The Chinese embassy in Seoul, South Korea is warning citizens of the risks involved in undergoing plastic surgery in South Korea, which it says range from death, to deceptive advertising, to medical disputes.
It cautions visitors also against “ghost surgeries,” wherein assistants, non-healthcare providers, or others stand-in in place of a licensed medical professional.
It also speaks of surgery that changes one’s appearance so significantly that it can affect immigration procedures, and advises that proof of surgery be brought with one prior to traveling, if still in the recovery phase.
Visitors are advised to get surgery by professional plastic surgeons, such as members of The Korean Association of Plastic Surgeons.
South Korea is a popular destination for medical tourists, most of whom come from China and the United States, seeking less costly cosmetic surgery.
That fact has led to medical disputes, “surgery failures and even fatalities,” the Embassy warned.
The Embassy’s note to the public reportedly follows the death this month of a Chinese woman who underwent liposuction surgery at a clinic in Seoul’s Gangnam District, Reuters reports.
The Embassy’s warning suggests visitors:
- “Avoid blindly following advertising.”
- “Choose intermediaries carefully.”
- “Choose formal medical institutions and professional plastic surgeons.”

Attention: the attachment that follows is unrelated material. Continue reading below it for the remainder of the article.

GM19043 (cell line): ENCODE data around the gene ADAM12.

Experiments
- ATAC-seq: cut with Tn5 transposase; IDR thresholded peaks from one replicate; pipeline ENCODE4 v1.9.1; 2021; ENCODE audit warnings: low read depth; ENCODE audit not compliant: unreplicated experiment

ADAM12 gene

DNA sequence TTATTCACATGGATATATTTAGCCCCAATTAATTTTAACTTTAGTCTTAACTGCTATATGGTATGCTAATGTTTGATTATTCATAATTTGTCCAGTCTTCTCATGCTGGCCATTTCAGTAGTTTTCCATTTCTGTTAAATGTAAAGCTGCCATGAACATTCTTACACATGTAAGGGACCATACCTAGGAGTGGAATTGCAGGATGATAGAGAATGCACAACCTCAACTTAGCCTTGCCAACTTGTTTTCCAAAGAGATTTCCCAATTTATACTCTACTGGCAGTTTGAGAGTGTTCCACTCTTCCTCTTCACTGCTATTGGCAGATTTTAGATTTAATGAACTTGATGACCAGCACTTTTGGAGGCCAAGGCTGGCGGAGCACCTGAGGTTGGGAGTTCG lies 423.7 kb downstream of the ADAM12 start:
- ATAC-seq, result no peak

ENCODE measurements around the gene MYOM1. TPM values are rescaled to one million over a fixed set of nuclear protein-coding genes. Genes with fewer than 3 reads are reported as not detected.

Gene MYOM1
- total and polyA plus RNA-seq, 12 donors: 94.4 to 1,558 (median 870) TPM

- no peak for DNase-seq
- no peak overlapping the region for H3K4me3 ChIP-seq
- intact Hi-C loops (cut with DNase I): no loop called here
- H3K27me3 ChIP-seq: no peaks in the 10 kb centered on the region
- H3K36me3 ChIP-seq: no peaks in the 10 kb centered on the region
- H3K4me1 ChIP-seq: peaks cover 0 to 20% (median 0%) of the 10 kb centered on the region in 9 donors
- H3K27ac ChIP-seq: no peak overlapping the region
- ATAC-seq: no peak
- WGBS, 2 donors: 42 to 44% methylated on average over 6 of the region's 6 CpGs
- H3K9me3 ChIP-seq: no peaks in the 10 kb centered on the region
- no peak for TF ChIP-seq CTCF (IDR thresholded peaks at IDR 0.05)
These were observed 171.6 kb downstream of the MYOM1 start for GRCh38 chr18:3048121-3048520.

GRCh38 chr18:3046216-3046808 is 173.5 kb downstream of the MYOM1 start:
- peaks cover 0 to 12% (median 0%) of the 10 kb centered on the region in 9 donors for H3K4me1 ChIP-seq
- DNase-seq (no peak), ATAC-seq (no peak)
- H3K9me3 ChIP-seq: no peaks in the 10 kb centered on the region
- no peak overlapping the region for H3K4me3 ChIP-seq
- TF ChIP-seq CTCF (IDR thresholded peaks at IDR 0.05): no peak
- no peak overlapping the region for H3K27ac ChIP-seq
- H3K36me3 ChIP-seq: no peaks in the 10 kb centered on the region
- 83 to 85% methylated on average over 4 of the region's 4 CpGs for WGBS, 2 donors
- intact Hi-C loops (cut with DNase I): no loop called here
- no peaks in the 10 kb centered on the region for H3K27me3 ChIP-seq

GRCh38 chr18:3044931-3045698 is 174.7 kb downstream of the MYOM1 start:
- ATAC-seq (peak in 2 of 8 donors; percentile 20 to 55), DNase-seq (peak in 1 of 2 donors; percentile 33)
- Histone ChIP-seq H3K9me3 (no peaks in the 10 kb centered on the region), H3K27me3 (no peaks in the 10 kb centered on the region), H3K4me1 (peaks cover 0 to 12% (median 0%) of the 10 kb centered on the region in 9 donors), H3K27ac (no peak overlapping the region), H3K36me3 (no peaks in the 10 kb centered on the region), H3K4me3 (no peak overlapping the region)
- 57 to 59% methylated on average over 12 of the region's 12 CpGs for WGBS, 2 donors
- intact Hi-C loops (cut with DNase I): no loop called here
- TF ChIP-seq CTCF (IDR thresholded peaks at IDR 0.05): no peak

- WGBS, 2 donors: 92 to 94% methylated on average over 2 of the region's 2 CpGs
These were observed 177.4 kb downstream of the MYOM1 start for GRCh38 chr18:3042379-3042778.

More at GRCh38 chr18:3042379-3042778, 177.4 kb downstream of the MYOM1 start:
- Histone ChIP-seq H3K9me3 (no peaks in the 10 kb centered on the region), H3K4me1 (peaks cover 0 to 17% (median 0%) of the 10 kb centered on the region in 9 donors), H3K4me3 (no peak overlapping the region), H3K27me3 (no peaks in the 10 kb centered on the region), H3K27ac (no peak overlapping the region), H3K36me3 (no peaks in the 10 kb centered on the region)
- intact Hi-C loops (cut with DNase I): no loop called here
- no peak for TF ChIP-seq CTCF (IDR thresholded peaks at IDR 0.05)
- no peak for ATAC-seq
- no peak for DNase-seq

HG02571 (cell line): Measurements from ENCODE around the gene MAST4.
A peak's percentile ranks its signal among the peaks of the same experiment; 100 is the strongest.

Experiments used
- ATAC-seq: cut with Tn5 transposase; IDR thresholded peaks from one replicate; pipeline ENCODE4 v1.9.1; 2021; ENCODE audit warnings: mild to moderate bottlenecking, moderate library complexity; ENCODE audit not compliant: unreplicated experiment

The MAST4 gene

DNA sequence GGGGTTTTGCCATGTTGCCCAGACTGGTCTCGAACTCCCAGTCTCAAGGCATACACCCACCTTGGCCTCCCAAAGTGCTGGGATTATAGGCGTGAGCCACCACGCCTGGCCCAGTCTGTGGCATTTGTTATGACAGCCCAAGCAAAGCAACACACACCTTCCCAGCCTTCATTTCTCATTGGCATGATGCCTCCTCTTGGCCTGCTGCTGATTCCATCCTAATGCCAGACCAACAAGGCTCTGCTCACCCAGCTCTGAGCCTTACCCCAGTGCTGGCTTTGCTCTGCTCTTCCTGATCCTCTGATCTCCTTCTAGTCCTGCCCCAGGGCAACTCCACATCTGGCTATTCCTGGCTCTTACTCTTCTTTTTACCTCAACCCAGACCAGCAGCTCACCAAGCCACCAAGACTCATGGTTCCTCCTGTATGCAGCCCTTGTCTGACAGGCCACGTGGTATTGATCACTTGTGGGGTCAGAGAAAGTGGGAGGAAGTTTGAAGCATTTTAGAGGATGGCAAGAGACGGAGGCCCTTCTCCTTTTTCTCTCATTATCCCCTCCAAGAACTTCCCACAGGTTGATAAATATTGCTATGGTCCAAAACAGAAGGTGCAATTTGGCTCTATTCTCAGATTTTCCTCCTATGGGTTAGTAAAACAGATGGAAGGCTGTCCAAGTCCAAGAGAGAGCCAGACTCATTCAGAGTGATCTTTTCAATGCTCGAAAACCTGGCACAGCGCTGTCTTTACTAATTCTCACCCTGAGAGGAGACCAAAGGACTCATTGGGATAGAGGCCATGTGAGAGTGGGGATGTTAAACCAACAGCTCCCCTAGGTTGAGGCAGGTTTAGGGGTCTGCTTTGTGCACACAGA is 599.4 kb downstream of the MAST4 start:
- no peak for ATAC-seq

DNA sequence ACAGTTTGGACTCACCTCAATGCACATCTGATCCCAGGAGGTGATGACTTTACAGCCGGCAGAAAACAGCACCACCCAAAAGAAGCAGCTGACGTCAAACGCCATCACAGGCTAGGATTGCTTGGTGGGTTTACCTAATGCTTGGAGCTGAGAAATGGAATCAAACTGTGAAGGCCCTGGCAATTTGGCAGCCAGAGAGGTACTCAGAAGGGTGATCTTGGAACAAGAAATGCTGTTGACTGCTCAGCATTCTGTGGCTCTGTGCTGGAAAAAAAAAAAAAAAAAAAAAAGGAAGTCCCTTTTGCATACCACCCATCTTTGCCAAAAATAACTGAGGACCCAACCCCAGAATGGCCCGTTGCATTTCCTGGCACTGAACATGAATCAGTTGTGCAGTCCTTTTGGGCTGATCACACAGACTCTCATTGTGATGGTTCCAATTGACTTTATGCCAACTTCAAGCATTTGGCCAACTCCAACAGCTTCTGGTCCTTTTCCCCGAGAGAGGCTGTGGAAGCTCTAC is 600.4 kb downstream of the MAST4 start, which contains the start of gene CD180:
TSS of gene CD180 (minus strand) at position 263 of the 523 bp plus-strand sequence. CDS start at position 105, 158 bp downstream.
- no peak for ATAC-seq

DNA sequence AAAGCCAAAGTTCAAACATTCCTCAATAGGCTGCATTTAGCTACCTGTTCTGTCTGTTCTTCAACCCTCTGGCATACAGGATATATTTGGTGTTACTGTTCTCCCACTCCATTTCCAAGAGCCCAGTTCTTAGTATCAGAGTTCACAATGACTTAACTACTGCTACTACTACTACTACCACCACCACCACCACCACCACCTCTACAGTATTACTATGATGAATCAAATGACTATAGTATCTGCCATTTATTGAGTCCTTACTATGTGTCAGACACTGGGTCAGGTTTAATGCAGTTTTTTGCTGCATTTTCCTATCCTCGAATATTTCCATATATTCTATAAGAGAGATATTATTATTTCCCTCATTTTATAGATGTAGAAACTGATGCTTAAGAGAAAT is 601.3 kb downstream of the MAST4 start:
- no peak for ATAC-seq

- “Strictly standardize the diagnosis and treatment process,” such as by singing a contract prior to surgery that stipulates who the surgeon is, what results are expected, who’s liable for breaches of contract, and what resolution options are in place.
- “When medical disputes occur, rationally safeguard [your] rights through legitimate channels,” by using such avenues as negotiating with the hospital, legal proceedings, or arbitration through the Korean Medical Dispute Mediation and Arbitration Court.
“If your appearance changes significantly after surgery,” the Embassy notes, “or you are still in the recovery stage, you should bring proof of surgery when you leave the country and return to your country, so as not to affect your check-in or subsequent immigration procedures.”
View the warning from the Chinese Embassy in South Korea here.